Why NBA 2K21’s $70 Price Tag Probably Won’t be “Justified”

NBA 2K21's increased price is being billed as a sign of its quality, but various factors point to another explanation.

NBA 2K21
Photo: Take-Two Interactive

In an interview with GamesIndustry.biz, Take-Two CEO Strauss Zelnick was asked about NBA 2K21’s $70 price on next-gen consoles. After many fans raised concerns regarding what this price tag means for future Take-Two games, and even next-gen video games in general, Zelnick was given the chance to better explain this potentially impactful decision and help millions of gamers make peace with that price point.

Instead, Zelnick offered something…a little less reassuring.

“There hasn’t been a price increase for frontline titles for a really long time, despite the fact that it costs a great deal more to make those titles,” Zelnick said of NBA 2K21’s increased price. “And we think with the value we offer consumers…and the kind of experience you can really only have on these next-generation consoles, that the price is justified. But it’s easy to say that when you’re delivering extraordinary quality, and that’s what our company prides itself on doing.”

With due respect to Strauss Zelnick, Take-Two’s employees, and the NBA 2K21 team, we’re not sure that statement justifies NBA 2K21’s next-gen price. In fact, there are things about Zelnick’s choice of words that are downright concerning.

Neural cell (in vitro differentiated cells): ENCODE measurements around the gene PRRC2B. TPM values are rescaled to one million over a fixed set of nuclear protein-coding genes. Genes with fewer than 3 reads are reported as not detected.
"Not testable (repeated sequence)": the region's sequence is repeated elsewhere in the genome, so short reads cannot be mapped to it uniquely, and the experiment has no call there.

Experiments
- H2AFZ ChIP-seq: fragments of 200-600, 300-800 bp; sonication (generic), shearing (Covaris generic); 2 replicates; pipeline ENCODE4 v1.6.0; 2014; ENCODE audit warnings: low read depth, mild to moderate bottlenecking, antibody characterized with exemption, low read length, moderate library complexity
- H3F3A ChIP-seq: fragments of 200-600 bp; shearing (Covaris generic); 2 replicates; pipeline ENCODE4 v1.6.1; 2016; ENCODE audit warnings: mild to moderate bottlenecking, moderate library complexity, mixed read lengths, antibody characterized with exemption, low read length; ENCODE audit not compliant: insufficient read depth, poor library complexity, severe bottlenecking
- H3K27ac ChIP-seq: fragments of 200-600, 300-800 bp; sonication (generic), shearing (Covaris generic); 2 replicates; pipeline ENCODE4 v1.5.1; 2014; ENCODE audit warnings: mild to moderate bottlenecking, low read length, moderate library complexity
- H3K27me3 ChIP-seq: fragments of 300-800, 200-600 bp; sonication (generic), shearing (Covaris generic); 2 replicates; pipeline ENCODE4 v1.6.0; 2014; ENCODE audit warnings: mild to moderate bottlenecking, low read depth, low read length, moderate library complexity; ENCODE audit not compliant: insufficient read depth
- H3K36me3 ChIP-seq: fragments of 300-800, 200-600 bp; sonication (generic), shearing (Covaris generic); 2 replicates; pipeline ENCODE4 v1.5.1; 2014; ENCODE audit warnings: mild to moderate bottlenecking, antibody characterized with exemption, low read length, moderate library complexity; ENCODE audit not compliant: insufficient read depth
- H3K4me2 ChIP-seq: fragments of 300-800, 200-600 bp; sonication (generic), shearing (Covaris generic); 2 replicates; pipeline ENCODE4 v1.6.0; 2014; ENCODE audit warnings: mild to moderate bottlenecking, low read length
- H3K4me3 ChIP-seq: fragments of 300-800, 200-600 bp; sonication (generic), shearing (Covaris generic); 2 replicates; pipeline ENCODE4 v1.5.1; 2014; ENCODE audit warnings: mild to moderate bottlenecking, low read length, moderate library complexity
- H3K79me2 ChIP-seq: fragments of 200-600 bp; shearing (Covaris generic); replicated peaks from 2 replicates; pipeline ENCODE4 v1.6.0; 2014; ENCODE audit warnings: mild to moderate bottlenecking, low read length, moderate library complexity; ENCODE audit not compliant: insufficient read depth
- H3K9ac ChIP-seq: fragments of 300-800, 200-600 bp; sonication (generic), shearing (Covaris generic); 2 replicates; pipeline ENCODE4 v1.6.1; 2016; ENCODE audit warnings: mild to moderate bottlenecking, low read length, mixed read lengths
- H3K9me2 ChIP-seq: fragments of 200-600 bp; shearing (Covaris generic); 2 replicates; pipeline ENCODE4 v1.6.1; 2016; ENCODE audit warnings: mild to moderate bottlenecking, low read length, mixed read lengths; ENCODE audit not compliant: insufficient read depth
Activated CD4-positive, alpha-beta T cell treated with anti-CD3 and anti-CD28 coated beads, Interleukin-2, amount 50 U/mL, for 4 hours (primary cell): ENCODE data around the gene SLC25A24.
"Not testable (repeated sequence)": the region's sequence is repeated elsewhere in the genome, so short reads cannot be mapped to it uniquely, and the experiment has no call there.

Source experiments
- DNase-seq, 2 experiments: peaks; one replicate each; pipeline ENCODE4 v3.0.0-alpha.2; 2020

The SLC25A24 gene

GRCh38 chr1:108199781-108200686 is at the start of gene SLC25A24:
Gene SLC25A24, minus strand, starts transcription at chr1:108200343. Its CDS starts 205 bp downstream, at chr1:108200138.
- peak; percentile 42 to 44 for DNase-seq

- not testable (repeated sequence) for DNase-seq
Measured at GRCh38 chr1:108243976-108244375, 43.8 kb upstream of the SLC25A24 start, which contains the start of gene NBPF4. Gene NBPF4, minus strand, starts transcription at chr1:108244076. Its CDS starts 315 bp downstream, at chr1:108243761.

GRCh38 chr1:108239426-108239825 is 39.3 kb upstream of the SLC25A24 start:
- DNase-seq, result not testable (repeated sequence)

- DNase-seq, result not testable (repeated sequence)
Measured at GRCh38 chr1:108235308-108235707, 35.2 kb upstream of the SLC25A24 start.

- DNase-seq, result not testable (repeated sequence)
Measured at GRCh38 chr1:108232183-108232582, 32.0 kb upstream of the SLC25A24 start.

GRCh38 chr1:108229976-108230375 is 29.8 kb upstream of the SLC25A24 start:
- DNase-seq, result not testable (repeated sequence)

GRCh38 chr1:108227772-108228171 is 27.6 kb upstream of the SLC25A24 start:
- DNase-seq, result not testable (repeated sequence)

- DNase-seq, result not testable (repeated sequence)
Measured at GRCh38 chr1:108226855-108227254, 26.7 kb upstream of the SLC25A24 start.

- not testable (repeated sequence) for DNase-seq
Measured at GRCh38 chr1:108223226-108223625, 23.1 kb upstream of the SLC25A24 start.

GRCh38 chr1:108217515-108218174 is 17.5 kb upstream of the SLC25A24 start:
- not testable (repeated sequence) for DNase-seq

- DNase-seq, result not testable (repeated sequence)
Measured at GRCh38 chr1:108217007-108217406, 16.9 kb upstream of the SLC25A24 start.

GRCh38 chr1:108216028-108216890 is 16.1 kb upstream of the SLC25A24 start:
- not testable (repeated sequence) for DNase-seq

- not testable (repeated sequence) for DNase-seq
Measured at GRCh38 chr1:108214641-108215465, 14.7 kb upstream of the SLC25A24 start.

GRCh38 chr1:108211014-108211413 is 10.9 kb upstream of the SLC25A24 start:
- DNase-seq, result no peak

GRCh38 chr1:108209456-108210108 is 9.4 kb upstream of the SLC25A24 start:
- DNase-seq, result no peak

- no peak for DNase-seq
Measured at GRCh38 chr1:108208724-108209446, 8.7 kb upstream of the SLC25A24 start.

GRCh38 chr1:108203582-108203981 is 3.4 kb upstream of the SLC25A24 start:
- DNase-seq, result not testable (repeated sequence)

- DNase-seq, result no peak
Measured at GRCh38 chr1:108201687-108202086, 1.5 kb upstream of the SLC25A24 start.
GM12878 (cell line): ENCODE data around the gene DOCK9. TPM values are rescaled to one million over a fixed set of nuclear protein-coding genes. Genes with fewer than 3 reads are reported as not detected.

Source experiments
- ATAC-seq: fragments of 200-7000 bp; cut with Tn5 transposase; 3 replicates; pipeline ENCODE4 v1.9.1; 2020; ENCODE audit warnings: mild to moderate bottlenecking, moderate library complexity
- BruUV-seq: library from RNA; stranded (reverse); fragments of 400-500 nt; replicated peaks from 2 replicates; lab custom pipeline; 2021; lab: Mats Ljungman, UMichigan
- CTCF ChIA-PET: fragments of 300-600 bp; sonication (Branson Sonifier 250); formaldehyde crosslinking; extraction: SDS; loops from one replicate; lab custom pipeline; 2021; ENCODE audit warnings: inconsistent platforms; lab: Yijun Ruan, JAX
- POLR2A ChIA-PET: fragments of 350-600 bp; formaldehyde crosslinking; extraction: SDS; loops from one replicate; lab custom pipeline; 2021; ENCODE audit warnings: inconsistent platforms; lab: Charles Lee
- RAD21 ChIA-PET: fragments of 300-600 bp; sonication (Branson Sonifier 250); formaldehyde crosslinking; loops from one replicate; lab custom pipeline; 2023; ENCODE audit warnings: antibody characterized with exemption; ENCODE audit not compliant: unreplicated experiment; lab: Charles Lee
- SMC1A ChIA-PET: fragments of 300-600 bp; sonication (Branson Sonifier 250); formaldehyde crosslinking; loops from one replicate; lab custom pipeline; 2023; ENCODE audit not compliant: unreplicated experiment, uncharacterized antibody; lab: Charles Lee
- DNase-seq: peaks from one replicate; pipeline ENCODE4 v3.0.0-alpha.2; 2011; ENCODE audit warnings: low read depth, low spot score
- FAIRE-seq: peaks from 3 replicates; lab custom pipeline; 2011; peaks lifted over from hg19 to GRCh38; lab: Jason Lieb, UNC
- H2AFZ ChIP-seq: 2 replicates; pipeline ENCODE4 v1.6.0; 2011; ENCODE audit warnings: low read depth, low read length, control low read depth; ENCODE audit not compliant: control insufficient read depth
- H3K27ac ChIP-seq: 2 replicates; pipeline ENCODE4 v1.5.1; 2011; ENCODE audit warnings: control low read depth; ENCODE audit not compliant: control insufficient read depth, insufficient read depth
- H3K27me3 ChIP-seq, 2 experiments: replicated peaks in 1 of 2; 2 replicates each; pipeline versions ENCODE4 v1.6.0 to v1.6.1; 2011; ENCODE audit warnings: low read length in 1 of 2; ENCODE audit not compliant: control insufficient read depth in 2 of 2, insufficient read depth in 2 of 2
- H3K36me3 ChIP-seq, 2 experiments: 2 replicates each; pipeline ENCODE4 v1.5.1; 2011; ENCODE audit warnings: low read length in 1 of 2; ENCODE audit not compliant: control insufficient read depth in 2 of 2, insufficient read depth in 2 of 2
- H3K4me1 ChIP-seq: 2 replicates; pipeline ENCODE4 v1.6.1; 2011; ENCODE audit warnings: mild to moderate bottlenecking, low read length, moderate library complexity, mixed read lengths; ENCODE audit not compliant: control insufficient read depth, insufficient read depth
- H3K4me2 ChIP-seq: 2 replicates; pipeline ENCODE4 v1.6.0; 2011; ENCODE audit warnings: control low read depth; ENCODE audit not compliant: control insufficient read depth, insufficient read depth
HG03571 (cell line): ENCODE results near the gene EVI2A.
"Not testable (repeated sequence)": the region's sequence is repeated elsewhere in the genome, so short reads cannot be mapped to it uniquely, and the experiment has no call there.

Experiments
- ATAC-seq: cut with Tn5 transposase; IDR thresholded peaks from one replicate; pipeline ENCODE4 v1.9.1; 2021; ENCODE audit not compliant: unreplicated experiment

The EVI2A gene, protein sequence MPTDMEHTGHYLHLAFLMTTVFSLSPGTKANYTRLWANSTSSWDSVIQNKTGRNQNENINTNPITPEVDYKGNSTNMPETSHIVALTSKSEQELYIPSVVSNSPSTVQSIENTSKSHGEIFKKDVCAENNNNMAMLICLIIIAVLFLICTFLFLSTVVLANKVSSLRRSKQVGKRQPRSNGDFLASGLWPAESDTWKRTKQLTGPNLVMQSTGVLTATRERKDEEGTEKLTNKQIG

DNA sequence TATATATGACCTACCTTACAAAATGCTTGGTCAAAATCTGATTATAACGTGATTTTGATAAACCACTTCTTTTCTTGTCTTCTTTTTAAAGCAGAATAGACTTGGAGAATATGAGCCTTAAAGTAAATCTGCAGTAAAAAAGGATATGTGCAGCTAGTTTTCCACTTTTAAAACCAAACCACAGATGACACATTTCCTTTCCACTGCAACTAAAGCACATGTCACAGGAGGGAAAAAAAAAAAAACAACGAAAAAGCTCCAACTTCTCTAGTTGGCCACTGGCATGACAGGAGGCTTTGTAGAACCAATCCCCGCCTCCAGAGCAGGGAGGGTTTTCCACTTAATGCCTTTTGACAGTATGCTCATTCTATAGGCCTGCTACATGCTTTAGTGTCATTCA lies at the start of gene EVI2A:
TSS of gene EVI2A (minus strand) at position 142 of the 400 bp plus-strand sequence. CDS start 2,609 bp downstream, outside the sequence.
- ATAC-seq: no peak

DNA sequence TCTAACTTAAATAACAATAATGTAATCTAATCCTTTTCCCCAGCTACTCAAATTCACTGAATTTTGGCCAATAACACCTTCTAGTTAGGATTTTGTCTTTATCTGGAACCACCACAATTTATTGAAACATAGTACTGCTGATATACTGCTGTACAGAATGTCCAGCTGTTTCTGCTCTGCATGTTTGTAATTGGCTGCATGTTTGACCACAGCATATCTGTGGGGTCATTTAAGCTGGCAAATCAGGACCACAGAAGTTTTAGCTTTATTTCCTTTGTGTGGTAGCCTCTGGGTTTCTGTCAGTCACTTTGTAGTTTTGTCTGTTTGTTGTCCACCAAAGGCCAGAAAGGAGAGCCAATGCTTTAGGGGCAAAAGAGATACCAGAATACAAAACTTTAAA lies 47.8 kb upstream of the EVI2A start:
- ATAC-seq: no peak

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To be clear, this is not an argument against whether or not there should eventually be $70 games. While I tend to side with former PlayStation executive Shawn Layden who said that the best way to combat rising game costs may be to focus more on smaller titles, the fact is that bigger games are eventually going to become more expensive to purchase.

This also isn’t an indictment of NBA 2K21 for PlayStation 5 and Xbox Series X. While NBA 2K20 was a bit of a mixed bag in the minds of many fans, it’s entirely possible that NBA 2K21 will help turn things around.

The real problem here is with the idea that Take-Two and NBA 2K21 developer Visual Concepts have somehow seemingly figured out something about next-gen gaming which eludes other video game studios. That’s what Zelnick seems to imply by saying that “it’s easy to say that when you’re delivering extraordinary quality,” and it’s certainly what he seems to be implying when he had this to say about Ubisoft’s decision to not raise AAA game prices at the start of the next video game generation:

“Obviously, we don’t speak for the industry and the industry naturally does not coordinate on these matters, to say the very least. The pricing has to reflect the quality of the experience, and we aim to provide the best experiences in the business.”

The issue with that statement has nothing to do with the idea that Take-Two’s studios don’t know how to craft quality experiences. They certainly do. The problem is that the idea that “the industry naturally does not coordinate on these matters” is, in the case of the upcoming video game generation, not necessarily true.

Earlier this year, Microsoft revealed a Smart Delivery program that allows gamers to upgrade certain Xbox One titles to their Xbox Series X versions at no extra cost. In an interview with The Washington Post, Xbox boss Phil Spencer said that part of the motivation behind the Smart Delivery program can be attributed to accountability.